SCOTLAND’S school holidays mean pupils miss out on weeks of August fun, so let’s change the date, suggests Jane Bradley
It’s always a sad week. The posters are coming down; the flyer-pushers have departed Edinburgh’s High Street and the drama students have returned to the Home Counties.
The white tents have been dismantled and removed from Charlotte Square, prompting the annual Mary Poppins handbag-esque “how on earth do they fit a whole Book Festival in that tiny grassy space?” question from passers by. Thankfully the nightly Tattoo fireworks – of which long-time readers of this column will know, I am not a fan – have finally ceased, giving us city centre dwellers some night time peace.
But what I am most sad about is that next year, for my family at least, the festivals will end two weeks earlier. Next August will mark the beginning of my daughter’s first year at school. And, like thousands of other youngsters in Scotland’s capital city, she will have to curtail her festival fun to sit in a classroom while the world’s biggest arts festival – a veritable cultural extravaganza – is going on on her doorstep.
This year, I took plenty of time off work especially to make sure she could take full advantage of it.
She is four, so at an age where she can, for the first time, really appreciate the kids’ shows – from a youth theatre play of children’s classic The Secret Garden at the Fringe to Gruffalo creator Julia Donaldson’s entertaining performance at the Edinburgh International Book Festival.
We watched a trapeze show inspired by The Jungle Book and she snuggled up under a duvet while celebrating her friend’s fifth birthday party by watching the acclaimed Bedtime Stories at the Circus Tent.
All of this was squeezed in between plenty of picnicking in George Square, marvelling at the street performers lining the Royal Mile, and playing table tennis and making crowns at the free BBC tent. We spread the extravaganza of events out over the full four weeks – trying to pack it into less would have undoubtedly given us festival fatigue.
But the fact that this was her first and last proper, full-length festival hadn’t even occurred to me until I bumped into a friend while we were both busily engaged in constructing a pair of Peter Rabbit ears in the craft tent at the Book Festival. The children were stockpiling stickers while the festival lady’s back was turned. “Making the most of it, eh?” she remarked. “You won’t get the chance next year, might as well do it while you can.”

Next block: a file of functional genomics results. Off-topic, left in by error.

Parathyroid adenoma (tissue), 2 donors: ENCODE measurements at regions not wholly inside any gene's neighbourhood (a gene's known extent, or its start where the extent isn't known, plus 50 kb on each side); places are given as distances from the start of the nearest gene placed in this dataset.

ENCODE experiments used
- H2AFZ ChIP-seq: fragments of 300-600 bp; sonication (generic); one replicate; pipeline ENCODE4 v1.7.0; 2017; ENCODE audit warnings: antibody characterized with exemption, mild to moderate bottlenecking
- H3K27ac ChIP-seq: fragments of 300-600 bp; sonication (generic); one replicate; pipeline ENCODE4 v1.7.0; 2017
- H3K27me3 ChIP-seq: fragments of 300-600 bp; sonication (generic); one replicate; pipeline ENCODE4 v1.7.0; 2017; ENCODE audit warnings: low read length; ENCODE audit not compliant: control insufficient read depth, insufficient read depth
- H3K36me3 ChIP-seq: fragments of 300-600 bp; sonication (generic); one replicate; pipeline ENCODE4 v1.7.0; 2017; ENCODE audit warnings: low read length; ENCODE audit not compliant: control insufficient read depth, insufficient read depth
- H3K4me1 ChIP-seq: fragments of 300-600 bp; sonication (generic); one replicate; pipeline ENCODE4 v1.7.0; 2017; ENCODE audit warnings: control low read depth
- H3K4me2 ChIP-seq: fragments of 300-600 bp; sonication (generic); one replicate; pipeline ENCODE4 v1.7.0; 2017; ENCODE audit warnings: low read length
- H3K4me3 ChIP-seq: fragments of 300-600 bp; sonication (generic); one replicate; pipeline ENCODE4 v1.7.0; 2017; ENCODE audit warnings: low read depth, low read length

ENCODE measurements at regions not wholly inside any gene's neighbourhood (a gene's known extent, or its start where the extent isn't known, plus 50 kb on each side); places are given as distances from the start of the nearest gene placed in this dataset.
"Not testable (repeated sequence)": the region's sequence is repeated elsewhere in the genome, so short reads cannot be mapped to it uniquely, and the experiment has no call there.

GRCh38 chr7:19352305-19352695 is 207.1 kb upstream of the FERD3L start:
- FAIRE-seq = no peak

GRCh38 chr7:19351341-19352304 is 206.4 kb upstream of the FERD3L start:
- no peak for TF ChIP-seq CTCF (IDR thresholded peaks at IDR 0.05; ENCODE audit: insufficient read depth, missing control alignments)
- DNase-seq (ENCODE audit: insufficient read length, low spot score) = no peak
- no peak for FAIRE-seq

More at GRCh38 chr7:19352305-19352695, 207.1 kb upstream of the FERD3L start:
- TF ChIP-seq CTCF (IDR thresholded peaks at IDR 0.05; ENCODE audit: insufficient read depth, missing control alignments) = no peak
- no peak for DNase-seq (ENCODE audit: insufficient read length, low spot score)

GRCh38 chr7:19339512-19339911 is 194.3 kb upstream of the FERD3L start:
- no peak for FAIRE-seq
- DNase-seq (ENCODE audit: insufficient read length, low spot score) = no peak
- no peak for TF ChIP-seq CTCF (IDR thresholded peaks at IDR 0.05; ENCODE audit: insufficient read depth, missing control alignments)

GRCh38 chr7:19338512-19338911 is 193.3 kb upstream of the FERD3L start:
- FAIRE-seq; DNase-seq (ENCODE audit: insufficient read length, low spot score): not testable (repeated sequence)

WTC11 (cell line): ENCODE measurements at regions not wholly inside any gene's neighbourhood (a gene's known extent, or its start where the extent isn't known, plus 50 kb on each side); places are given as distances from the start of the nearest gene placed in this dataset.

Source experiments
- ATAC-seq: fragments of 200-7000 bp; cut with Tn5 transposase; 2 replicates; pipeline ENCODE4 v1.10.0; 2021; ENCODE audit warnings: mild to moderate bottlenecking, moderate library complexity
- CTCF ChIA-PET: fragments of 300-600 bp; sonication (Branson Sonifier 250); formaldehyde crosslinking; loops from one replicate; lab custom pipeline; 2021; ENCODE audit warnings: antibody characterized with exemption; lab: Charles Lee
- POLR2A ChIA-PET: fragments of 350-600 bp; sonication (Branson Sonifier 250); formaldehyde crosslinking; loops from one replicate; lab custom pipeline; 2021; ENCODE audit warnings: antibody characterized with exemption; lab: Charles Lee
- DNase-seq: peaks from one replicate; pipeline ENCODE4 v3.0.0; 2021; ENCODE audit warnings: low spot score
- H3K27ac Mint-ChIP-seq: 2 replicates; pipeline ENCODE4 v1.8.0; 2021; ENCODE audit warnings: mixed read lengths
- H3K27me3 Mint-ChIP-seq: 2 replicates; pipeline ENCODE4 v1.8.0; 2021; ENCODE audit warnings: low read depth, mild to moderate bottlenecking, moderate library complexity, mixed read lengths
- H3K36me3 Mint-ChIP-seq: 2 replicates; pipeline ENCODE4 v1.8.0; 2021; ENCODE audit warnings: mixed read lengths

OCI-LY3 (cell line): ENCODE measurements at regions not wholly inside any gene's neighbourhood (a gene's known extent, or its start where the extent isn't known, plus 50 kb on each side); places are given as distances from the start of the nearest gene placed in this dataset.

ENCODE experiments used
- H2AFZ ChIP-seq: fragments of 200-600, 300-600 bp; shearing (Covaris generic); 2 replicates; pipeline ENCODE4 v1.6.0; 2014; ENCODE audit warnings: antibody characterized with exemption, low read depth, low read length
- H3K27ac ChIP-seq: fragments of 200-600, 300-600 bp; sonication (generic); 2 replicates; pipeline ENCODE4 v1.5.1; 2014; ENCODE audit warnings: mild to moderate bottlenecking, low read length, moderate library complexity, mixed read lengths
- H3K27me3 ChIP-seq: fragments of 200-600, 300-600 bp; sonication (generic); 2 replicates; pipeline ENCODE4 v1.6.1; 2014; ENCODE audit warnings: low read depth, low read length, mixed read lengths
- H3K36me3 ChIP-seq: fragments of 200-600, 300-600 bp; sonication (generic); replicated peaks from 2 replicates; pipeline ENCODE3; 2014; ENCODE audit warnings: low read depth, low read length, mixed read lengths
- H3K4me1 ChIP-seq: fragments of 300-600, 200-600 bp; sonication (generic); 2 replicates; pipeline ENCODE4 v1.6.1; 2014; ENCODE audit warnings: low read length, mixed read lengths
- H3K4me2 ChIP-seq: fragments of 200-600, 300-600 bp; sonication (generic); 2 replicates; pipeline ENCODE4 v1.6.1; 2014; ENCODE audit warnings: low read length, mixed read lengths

I stared incomprehendingly for a moment, then remembered that next year, school – signalling the end to our holiday freedoms – will start right in the middle of August and right in the middle of the festivals.
Indeed, the only school-age children who are available for the second half of Edinburgh’s fantastic festivals are those visiting from England, Wales, Northern Ireland or abroad, whose school holidays start and finish later. Also, the small but privileged proportion of youngsters who attend private schools with longer holidays.
Some of the festivals do what they can to make the most of the beginning of the school year. The book festival holds a Gala Day, welcoming more than 3,000 primary school pupils from across Scotland to a private day of events for children. I saw fun photos where the Book Festival press officer was dressed as Veruca Salt and her colleague as Little Red Riding Hood. It looked like fun.
In addition, many schools take class trips to see events at both the Book Festival and the Fringe, taking advantage of group discounts – and, admittedly, giving some children an experience they would perhaps not be able to have if the school term had not started.
Not every parent is lucky enough to be able to take their child to multiple festival shows which require a ticket. Many are not cheap. There are, however, plenty of events which are cheap – and hundreds are even free. While some of the paid-for shows are a real treat, any family can enjoy the festivals for nothing.
There is a growing educational movement towards learning by doing, rather than sitting in a classroom being instructed. Youngsters learn things better that way, we are told – they are more engaged, interested and retain information more rapidly.
And the festivals are a perfect opportunity to do just that.
Festival children are given the perfect introduction to plays by Shakespeare and stories by Jacqueline Wilson; their interest is piqued in reading new titles by fresh, exciting children’s authors and the wonders of live theatre. They are learning about circus skills and slapstick comedy.
Most of all, they are having fun and discovering new and exciting events – both artistic and entertaining – they would otherwise not have experienced.
Surely there must be some way to tweak things so that schoolchildren from Edinburgh and elsewhere in Scotland can spend more of their summer festivalling than sitting behind a desk.
As my Arts Correspondent colleague Brian Ferguson touched upon in a recent column, having more children around and available to buy tickets can only be a good thing, economically speaking, for the festivals. Indeed, many of the children’s shows started to wind down in the days after the Scottish school term began, presumably having calculated that their audience numbers were set to plummet accordingly.
Yes, traditionalists will argue that the Fringe is always held in August, but surely it could manage a move – not even a big move, just a slight shift to a week or two earlier.
The Edinburgh International Film Festival managed a switch to June for commercial reasons, therefore the other festivals could potentially take on the chin the hassle and upheaval for educational and altruistic motives.
Come on festivals, sort out the timings and give me, my daughter and the rest of the school age population another summer as good as this one has been.